Cognitive styles refer to the preferred way an individual processes information. Unlike individual differences in abilities (e.g., Gardner, Guilford, Sternberg) which describe peak performance, styles describe a person's typical mode of thinking, remembering or problem solving. Furthermore, styles are usually considered to be bipolar dimensions whereas abilities are unipolar (ranging from zero to a maximum value). Having more of an ability is usually considered beneficial while having a particular cognitive style simply denotes a tendency to behave in a certain manner. Cognitive style is a usually described as a personality dimension which influences attitudes, values, and social interaction.
A number of cognitive styles have been identified and studied over the years. Field independence versus field dependence is probably the most well known style. It refers to a tendency to approach the environment in an analytical, as opposed to global, fashion. At a perceptual level, field independent personalities are able to distinguish figures as discrete from their backgrounds compared to field dependent individuals who experience events in an undifferentiated way. In addition, field dependent individuals have a greater social orientation relative to field independent personalities. Studies have identified a number connections between this cognitive style and learning (see Messick, 1978). For example, field independent individuals are likely to learn more effectively under conditions of instrinstic motivation (e.g., self-study) and are influenced less by social reinforcement.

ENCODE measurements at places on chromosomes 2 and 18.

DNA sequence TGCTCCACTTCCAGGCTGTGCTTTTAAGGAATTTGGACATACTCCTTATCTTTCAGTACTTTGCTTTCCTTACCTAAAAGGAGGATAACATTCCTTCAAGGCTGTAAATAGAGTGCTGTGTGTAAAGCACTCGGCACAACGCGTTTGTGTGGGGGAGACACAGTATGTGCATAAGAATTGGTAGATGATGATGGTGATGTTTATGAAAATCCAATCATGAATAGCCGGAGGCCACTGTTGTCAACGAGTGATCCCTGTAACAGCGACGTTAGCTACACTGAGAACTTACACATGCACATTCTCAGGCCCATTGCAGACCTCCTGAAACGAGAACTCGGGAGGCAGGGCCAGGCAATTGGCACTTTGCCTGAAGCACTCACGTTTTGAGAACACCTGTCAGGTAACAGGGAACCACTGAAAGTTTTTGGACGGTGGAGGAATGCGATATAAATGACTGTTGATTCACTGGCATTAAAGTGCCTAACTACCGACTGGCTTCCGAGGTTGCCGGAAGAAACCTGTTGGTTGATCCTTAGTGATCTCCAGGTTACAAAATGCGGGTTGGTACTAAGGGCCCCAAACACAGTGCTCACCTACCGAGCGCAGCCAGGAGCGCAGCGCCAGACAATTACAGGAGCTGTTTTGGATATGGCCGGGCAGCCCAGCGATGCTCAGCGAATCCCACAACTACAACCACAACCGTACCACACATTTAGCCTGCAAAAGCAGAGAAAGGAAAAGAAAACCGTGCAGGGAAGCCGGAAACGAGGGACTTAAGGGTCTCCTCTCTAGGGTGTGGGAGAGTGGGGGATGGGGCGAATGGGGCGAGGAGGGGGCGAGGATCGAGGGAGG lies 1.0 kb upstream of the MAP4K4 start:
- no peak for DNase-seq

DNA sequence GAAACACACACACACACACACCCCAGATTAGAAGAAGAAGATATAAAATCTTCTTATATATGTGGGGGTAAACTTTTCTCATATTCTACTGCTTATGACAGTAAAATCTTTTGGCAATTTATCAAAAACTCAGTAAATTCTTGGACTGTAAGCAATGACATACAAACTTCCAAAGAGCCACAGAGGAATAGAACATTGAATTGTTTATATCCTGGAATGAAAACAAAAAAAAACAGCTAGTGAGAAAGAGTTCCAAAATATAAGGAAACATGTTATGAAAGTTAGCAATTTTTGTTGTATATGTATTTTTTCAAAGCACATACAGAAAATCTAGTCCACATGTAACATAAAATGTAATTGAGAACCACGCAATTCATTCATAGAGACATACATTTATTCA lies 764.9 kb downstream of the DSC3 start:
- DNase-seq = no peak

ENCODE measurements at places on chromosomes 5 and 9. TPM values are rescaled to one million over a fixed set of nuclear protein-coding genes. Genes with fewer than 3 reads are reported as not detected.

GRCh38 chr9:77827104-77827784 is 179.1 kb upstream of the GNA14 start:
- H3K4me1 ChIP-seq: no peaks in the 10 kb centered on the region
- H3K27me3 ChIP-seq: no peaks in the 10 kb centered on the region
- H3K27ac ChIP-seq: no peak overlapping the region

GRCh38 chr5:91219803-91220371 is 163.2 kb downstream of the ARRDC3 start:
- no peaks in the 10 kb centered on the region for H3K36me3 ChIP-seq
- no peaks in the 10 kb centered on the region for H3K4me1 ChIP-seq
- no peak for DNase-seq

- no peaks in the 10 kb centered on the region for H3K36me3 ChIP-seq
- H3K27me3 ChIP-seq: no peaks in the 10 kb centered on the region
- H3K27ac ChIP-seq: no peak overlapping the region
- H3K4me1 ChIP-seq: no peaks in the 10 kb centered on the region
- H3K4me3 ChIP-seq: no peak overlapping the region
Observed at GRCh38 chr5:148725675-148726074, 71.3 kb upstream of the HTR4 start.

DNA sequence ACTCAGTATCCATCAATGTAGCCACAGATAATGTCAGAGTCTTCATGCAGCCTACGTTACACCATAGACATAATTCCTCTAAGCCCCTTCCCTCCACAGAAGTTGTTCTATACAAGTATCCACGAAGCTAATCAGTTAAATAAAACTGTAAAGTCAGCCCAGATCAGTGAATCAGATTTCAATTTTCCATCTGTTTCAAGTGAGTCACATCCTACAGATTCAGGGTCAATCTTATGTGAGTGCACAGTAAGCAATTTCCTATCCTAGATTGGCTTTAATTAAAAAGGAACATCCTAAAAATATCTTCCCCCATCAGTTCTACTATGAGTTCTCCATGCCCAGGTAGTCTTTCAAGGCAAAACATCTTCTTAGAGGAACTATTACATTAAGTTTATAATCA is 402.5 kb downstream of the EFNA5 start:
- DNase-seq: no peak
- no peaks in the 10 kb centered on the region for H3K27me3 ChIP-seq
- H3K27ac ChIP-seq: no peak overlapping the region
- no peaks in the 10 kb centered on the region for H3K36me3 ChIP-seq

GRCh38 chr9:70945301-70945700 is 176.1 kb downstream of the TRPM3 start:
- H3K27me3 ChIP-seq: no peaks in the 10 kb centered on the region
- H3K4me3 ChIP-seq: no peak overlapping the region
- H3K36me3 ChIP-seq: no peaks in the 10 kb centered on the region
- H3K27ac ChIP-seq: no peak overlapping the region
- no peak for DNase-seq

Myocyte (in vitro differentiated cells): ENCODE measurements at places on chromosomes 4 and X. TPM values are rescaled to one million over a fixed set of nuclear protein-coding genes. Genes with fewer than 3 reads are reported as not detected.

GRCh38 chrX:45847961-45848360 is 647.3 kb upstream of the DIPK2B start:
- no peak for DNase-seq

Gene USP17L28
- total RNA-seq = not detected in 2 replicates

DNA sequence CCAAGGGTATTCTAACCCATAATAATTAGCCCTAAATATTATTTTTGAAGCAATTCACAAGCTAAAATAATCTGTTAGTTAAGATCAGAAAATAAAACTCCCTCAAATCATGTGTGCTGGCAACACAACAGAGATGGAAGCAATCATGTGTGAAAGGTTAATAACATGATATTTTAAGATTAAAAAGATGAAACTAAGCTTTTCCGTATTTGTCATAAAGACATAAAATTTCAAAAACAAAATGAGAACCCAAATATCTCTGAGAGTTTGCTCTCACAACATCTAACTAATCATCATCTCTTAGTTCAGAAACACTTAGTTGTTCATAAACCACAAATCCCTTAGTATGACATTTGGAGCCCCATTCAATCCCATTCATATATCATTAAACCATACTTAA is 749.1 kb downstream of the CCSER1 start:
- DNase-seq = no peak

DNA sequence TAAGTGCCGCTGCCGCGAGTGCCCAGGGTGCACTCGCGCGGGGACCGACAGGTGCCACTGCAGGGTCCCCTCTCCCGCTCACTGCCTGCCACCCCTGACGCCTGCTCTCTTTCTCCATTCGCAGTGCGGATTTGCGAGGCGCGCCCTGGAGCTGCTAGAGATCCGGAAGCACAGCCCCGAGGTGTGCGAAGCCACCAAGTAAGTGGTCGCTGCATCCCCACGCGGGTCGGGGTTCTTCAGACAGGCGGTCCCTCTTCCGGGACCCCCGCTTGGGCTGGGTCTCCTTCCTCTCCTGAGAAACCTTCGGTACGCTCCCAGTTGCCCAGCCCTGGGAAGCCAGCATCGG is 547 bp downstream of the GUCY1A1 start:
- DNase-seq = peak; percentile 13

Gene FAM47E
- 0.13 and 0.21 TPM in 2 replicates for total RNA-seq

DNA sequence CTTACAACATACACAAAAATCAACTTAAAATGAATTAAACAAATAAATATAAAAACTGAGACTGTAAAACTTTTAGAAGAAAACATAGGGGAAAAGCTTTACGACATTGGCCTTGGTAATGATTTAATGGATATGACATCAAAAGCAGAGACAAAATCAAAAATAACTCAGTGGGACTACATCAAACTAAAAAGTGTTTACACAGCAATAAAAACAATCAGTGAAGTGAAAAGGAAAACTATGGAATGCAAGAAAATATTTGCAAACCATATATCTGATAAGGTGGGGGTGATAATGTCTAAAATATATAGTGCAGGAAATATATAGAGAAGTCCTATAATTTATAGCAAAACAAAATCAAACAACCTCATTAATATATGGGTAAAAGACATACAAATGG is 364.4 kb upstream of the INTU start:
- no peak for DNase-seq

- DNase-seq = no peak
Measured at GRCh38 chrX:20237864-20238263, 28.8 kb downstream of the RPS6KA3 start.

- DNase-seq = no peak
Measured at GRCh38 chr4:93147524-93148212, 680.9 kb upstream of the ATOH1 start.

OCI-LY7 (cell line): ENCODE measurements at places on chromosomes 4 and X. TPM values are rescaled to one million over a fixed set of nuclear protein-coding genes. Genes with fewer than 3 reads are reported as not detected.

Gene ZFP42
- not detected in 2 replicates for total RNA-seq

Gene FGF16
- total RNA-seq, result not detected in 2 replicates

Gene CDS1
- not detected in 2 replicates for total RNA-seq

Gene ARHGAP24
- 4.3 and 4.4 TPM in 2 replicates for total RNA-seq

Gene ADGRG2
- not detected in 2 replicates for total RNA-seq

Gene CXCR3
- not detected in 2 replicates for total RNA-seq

Other cognitive styles that have been identified include:
Learning styles specifically deal with characteristic styles of learning. Kolb (1984) proposes a theory of experiential learning that involves four principal stages: concrete experiences (CE), reflective observation (RO), abstract conceptualization (AC), and active experimentation (AE). The CE/AC and AE/RO dimensions are polar opposities as far as learning styles are concerned and Kolb postulates four types of learners (divergers, assimilators, convergers, and accommodators) depending upon their position on these two dimensions. For example, an accommodater prefers concrete experiences and active experimentation (AE, CE).
Pask has described a learning style called serialist versus holist. Serialists prefer to learn in a sequential fashion, whereas holists prefer to learn in a hierarchial manner (i.e., top-down).
Theoretically, cognitive and learning styles could be used to predict what kind of instructional strategies or methods would be most effective for a given individual and learning task. Research to date on this problem has not identified many robust relationships (see Cronbach & Snow). However, the 4MAT framework based on the work of Bernice McCarthy which suggests 4 learning modes (Analytic, Imaginative, Common Sense, and Dynamic) has been widely applied in education (see http://www.aboutlearning.com). And the learning styles framework developed by Dunn & Dunn (1999) seems to be useful in terms of creating teacher awareness of individual differences in learning.
For more about Learning Styles, see http://www.oswego.edu/~shindler/lstyle.htm. Application of learning styles to engineering is discussed at http://www2.ncsu.edu/unity/lockers/users/f/felder/public/Learning_Styles.html . Discussion about the relationship between learning styles and the Multiple Intelligences theory of Gardner< can be found at http://www.ldpride.net/learningstyles.MI.htm and http://falcon.jmu.edu/~ramseyil/learningstyles.htm .
Dunn, R. & Dunn, K. (1999). The Complete Guide to the Learning Strategies Inservice System. Boston: Allyn & Bacon.
Kolb, D.A. (1984). Experiential Learning. Englewood< Cliffs, NJ: Prentice-Hall.
Messick, S. (1976). Individuality in Learning. San Francisco: Jossey-Bass.
Sternberg, Robert (1997). Thinking Styles. Boston: Cambridge University Press.
Witkin, H.A. & Goodenough, D.R. (1981). Cognitive Styles: Essence and Origins. NY: International Universities Press.
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